Hedge Funds Turned Bearish on Treasuries Right Before Rally
(Bloomberg) -- Speculators got their bond-market timing awry last week, ramping up bearish bets on Treasuries just as the emergence of the omicron variant sparked a global rally.
Leveraged funds increased net short bets on Treasuries by the most since April 2020, according to data from the Commodity Futures Trading Commission to November 30. But bonds continued to rise, with the Bloomberg U.S. Treasury Index hitting its highest since September on Friday, suggesting the recent rally may have been spiced up by a short squeeze.
“It’s a mixture of positioning and illiquidity” Eugene Leow, rates strategist at DBS Bank Ltd. in Singapore, said about recent swings in the global bond markets. “It make sense to turn bearish on Treasuries based on fundamentals and what the Fed is communicating. Unfortunately, Omicron upended matters.”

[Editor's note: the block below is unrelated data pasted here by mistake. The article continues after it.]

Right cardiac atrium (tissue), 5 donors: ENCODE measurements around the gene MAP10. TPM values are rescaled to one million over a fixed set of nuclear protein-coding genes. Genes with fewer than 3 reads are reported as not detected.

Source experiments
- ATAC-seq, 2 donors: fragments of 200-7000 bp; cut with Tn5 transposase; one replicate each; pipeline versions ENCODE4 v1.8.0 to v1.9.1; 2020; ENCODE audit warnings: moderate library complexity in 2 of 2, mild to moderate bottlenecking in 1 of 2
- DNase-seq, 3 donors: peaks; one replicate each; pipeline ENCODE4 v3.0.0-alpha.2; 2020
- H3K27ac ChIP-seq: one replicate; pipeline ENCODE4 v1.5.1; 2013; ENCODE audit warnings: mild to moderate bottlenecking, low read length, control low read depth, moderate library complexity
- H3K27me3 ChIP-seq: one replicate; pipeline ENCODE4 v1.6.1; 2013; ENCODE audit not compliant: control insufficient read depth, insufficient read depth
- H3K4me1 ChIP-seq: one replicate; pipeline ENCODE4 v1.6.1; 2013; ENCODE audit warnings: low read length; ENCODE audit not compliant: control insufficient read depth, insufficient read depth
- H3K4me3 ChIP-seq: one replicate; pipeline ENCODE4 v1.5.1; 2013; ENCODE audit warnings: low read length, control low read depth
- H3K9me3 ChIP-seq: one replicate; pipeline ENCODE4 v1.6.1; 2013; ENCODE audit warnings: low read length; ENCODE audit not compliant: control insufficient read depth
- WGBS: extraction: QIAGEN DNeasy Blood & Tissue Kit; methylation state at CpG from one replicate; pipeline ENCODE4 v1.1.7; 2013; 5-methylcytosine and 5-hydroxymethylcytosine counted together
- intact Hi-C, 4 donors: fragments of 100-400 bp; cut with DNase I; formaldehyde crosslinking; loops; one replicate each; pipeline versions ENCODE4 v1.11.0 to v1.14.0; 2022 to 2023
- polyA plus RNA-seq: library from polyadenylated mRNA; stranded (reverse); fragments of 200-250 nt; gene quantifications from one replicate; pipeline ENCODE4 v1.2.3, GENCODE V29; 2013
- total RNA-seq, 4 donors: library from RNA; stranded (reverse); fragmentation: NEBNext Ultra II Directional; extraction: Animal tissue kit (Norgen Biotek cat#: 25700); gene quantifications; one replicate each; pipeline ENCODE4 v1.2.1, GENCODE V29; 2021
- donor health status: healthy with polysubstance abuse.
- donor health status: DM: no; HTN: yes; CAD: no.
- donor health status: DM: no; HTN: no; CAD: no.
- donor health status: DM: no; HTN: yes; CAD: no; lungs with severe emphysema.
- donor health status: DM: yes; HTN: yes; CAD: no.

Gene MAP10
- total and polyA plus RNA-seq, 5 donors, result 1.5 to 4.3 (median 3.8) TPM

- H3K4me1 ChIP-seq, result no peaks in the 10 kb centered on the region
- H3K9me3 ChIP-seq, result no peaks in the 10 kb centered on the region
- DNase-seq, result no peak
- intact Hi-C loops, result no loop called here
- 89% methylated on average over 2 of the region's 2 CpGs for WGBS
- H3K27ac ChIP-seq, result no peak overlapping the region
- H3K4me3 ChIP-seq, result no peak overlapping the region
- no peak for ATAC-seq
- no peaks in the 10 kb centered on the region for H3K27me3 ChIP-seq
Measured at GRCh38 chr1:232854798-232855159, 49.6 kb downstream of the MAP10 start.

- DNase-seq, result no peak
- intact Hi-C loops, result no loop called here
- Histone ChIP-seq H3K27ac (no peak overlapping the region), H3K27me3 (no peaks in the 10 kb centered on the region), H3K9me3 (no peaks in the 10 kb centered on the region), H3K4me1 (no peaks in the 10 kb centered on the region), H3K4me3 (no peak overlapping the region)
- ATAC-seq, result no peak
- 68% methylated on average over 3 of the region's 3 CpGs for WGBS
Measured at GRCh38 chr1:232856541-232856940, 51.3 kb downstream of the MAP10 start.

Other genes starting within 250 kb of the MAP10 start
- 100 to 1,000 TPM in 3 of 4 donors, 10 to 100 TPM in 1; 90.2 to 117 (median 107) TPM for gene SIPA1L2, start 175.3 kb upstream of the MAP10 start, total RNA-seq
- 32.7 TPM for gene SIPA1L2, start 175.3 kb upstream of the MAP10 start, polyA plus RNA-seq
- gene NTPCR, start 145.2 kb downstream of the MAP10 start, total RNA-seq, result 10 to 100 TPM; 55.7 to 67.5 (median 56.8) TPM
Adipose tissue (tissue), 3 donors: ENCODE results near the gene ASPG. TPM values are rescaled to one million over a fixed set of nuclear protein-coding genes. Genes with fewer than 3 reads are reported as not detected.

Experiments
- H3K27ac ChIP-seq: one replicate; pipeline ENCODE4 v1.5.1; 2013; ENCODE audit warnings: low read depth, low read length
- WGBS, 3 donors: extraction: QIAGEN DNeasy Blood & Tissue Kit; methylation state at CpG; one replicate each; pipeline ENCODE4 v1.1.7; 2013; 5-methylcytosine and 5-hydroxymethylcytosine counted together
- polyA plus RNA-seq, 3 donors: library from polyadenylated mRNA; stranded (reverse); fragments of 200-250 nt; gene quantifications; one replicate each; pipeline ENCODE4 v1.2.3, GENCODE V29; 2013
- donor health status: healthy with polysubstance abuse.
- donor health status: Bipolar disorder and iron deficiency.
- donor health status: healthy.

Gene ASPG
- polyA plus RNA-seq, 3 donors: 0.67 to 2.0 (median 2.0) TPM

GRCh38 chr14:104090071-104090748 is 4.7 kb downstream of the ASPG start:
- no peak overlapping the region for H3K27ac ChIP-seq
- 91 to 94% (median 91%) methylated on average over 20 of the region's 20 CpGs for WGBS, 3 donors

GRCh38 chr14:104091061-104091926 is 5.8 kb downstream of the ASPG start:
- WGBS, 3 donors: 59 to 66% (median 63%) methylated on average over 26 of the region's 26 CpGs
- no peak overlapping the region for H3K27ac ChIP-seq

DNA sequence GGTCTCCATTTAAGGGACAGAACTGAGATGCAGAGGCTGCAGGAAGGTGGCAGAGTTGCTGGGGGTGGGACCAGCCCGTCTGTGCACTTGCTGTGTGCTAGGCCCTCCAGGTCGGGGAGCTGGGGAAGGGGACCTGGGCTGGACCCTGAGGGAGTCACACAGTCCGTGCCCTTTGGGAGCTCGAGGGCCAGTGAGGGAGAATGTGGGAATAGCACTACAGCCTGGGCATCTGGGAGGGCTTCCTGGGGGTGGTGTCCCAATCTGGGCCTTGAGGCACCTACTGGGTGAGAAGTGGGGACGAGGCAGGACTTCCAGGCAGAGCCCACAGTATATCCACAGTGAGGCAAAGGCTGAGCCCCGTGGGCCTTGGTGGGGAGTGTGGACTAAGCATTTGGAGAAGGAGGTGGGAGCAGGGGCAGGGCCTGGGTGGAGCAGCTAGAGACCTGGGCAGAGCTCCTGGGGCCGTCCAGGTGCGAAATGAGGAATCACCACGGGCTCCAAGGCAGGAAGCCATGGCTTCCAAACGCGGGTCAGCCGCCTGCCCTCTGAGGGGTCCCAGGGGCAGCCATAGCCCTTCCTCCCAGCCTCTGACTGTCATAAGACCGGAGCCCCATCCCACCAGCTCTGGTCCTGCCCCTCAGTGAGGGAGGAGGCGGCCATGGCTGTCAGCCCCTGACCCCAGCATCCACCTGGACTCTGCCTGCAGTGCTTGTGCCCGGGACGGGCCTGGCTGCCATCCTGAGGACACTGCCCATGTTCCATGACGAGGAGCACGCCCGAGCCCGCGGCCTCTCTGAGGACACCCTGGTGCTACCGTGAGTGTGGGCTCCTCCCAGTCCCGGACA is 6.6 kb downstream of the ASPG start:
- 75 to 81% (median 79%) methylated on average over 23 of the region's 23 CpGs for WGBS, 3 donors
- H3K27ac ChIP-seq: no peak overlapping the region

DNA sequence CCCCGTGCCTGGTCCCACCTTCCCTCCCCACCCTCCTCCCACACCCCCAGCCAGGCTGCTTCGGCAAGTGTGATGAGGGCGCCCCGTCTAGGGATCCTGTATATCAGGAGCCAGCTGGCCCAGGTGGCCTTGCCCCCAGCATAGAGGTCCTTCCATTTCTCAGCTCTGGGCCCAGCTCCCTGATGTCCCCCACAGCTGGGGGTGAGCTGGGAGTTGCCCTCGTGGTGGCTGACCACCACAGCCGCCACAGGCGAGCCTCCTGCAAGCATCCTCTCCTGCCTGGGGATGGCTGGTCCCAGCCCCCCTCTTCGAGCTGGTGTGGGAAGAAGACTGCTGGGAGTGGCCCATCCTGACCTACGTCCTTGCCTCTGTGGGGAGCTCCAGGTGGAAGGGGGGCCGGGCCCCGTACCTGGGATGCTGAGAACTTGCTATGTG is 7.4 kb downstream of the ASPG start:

Bond-market swings have spiked over the past two months as surging inflation spurred traders to bet on rapid policy tightening while the new coronavirus variant prompted concern about the growth outlook. Friday’s confusing U.S. payrolls report ultimately set off a haven bid for Treasuries that sent the 10-year yield down to 1.33%, almost 40 points below its October peak, and flattened the curve.
Leveraged funds were still net long 10-year bonds, signaling some were likely holding bets on curve flattening that could have benefited as longer-term yields fell more than shorter-dated peers. The gap between 10- and 2-year notes shrank to 75 basis points on Friday, the narrowest in over a year.
Longer-end yields bounced back on Monday. The 10-year yield rose as much as five basis points to 1.39%, unwinding half of Friday’s 10 basis point drop. Two-year yields rose three basis points, meaning the yield curve steepened moderately.
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